What should be done in the Middle East? Ask the Romans

The more you travel, the more you realise the obvious, says Robert Fisk: globalisation is nothing new. To fix today’s crises, we must look at the fall of the world’s greatest empire

Ruins of a monolith in Lebanon, circa 1900: the Roman presence in what is now the Arab world was as violent as that of later empires

Ruins of a monolith in Lebanon, circa 1900: the Roman presence in what is now the Arab world was as violent as that of later empires ( Getty )

On a rare visit to London not long ago, I followed a short path I used to walk as a schoolboy: from the ruins of the old Roman wall near Tower Hill Tube station to the Merchant Navy memorial. The remains of Londinium contain the fine red “sandwich” bricks which reinforced so many Roman houses, temples and fortifications across the empire.

I studied classics for my first degree and roamed Hadrian’s Wall and the ancient villas of England long before I copied down the Latin inscriptions on the Via Appia outside Rome.

On my very first visit to the memorial, I noticed that the commemorative plaques to the 35,800 merchant seamen of Britain’s two world wars, whose bodies were lost to the sea, contained Arab Muslim names. Many came from Yemen (Arabia Felix to the Romans) – and lived in South Shields – and most worked on the great Atlantic convoys.

And it still comes as a shock to think that the last desperate words uttered by some of those trapped in the engine rooms after the first U-boat torpedoes struck their ships were uttered in Arabic and must have been directed to Allah.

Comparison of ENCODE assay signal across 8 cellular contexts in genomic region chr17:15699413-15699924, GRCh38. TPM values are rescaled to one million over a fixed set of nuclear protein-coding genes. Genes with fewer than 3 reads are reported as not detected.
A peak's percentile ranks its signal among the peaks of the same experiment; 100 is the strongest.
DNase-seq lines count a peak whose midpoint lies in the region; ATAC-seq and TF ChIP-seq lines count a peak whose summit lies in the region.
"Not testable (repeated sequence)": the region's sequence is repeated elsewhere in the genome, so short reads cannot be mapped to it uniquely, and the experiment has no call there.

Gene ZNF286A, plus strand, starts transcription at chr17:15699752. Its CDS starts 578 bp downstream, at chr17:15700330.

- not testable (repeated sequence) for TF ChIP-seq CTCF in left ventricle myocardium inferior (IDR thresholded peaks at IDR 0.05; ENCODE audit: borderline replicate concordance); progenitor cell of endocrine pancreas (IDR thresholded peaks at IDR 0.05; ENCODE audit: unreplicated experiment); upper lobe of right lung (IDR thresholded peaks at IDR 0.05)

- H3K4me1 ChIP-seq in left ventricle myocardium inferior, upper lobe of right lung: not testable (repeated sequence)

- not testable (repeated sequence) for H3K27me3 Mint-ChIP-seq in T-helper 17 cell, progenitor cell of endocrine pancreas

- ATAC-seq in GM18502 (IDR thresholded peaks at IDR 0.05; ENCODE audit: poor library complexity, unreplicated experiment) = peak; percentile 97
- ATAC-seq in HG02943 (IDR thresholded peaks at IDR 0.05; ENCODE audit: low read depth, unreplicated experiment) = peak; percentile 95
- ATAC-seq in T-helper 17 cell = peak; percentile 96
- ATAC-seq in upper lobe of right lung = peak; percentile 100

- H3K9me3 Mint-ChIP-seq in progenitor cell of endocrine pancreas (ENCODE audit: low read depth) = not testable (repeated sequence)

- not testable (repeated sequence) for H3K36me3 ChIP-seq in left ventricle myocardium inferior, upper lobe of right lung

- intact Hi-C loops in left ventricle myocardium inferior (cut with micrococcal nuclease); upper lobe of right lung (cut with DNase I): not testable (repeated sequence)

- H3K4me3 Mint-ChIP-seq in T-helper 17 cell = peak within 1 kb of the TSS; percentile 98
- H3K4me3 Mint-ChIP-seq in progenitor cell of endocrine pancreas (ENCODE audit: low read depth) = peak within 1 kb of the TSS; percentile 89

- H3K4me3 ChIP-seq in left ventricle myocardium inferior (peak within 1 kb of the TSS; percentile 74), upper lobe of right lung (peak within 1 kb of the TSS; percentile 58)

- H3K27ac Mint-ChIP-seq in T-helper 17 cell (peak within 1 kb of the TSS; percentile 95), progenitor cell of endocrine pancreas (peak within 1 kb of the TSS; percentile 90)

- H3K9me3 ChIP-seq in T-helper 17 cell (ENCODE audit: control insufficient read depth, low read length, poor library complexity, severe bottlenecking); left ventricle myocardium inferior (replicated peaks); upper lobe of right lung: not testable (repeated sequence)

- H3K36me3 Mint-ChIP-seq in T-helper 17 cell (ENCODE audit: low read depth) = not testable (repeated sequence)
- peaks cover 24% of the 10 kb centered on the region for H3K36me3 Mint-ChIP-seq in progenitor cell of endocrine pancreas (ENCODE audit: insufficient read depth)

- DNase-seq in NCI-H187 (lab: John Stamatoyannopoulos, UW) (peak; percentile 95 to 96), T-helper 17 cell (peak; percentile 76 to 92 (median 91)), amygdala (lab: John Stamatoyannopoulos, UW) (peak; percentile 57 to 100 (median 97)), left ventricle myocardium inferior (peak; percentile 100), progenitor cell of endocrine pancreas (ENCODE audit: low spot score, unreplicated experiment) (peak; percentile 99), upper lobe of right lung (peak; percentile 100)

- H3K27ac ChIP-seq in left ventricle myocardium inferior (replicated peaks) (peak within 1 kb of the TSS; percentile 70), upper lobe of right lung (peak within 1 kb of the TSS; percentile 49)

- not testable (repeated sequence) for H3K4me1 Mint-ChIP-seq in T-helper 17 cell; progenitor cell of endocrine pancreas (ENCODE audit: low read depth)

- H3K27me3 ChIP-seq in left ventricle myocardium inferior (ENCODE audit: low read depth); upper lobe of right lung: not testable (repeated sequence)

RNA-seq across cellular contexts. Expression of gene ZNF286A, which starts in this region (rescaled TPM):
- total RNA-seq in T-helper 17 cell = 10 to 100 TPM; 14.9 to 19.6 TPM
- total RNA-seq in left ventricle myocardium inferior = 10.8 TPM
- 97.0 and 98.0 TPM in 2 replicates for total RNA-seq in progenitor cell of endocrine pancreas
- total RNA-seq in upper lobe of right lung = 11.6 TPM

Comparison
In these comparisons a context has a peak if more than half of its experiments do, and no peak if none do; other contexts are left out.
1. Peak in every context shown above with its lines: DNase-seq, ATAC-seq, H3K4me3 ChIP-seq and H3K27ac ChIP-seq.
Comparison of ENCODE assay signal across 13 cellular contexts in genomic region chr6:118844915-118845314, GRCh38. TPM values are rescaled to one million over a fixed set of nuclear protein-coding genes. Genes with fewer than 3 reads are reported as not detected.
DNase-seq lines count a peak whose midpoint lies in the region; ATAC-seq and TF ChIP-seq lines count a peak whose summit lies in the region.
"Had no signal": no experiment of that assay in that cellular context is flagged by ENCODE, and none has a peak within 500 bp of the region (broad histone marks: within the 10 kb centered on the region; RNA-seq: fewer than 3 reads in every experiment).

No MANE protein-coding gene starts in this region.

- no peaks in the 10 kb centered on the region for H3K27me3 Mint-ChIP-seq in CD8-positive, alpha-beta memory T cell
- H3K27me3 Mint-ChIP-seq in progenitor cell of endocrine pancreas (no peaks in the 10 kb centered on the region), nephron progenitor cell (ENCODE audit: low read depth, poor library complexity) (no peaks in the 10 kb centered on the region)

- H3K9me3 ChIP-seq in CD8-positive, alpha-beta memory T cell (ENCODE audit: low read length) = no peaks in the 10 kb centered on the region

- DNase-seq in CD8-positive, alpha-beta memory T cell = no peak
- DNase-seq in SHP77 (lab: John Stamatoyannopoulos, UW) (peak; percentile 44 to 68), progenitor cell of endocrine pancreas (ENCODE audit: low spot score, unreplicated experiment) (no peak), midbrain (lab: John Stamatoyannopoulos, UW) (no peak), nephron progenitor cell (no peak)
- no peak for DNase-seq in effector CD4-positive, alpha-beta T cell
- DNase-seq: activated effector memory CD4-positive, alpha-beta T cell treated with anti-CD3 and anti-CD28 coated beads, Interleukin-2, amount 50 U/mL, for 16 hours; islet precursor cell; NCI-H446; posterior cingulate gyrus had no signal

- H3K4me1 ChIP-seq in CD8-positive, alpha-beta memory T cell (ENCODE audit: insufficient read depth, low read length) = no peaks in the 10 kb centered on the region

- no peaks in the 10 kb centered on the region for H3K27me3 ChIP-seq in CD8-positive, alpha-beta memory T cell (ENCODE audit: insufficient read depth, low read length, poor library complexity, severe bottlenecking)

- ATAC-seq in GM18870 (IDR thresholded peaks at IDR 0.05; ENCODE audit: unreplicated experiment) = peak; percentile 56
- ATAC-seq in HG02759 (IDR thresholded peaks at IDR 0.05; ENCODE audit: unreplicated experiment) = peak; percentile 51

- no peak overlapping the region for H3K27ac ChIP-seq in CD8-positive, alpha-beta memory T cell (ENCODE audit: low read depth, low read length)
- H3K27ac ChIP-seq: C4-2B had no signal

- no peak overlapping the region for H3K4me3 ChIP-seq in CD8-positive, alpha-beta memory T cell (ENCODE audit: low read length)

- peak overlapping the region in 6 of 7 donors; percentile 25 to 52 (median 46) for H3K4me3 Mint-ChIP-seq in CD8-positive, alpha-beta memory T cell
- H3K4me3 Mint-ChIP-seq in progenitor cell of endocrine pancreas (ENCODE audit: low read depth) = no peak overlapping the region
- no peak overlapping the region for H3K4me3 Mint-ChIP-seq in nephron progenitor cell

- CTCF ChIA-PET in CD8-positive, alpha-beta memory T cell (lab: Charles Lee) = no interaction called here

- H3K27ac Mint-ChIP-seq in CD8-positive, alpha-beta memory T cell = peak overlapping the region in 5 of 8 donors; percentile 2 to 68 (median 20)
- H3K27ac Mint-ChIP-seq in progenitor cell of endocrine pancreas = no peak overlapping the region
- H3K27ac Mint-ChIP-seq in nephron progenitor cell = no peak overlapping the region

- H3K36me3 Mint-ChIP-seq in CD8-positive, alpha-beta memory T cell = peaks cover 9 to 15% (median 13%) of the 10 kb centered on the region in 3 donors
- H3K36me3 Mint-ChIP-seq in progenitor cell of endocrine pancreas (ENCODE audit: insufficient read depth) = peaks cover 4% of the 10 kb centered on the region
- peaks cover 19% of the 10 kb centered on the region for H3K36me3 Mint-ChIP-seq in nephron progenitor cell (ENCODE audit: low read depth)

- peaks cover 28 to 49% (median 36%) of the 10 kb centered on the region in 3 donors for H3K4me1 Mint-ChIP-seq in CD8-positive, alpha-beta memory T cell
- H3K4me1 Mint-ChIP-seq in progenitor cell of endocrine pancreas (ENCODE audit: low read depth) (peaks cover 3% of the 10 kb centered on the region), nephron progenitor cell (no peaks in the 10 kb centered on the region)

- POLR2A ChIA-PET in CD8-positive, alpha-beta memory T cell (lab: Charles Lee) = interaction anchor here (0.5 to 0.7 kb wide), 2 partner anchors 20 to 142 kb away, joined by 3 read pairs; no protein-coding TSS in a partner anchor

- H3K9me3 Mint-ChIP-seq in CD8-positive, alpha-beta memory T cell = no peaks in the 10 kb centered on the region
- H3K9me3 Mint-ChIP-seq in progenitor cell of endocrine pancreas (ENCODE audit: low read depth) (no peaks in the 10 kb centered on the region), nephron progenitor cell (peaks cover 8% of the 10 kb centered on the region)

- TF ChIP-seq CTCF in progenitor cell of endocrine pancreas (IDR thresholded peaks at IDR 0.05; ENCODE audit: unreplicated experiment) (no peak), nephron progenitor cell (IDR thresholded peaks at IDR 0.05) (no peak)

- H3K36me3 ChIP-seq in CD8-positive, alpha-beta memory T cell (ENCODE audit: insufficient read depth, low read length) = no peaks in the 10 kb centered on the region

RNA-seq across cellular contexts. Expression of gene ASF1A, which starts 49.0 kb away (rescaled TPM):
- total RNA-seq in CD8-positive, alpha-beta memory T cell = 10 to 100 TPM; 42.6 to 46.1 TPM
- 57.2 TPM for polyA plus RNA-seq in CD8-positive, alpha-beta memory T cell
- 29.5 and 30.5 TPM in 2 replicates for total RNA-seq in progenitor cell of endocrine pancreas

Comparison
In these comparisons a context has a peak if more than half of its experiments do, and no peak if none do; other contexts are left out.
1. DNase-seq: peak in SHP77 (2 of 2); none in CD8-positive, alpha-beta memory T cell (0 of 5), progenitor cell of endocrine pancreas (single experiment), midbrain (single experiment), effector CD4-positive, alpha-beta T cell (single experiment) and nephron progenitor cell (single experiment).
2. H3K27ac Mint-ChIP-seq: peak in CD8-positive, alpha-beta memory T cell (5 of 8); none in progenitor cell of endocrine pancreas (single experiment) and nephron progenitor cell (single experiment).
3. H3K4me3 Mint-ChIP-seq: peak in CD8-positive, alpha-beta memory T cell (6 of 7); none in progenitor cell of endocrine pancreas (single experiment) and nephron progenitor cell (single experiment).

When I returned to Beirut a few days later, I took coffee with friends, quite by chance, beside the ruins of the old Roman city; and I noticed, of course, those familiar red sandwich stones behind the columns of the Via Maximus of ancient Berytus. The building blocks of empire, like the straight stone-slabbed roads, stretched across thousands of miles.

MORE:

http://www.independent.co.uk

1 reply

  1. Do I need to say it again? Robert Fisk’s articles need to be read and read again in full! Unfortunately due to copyright reasons we cannot bring you the full article here, therefore please click on ‘source’ and read it there …

Leave a Reply

Fill in your details below or click an icon to log in:

WordPress.com Logo

You are commenting using your WordPress.com account. Log Out /  Change )

Google photo

You are commenting using your Google account. Log Out /  Change )

Twitter picture

You are commenting using your Twitter account. Log Out /  Change )

Facebook photo

You are commenting using your Facebook account. Log Out /  Change )

Connecting to %s

This site uses Akismet to reduce spam. Learn how your comment data is processed.

%d bloggers like this: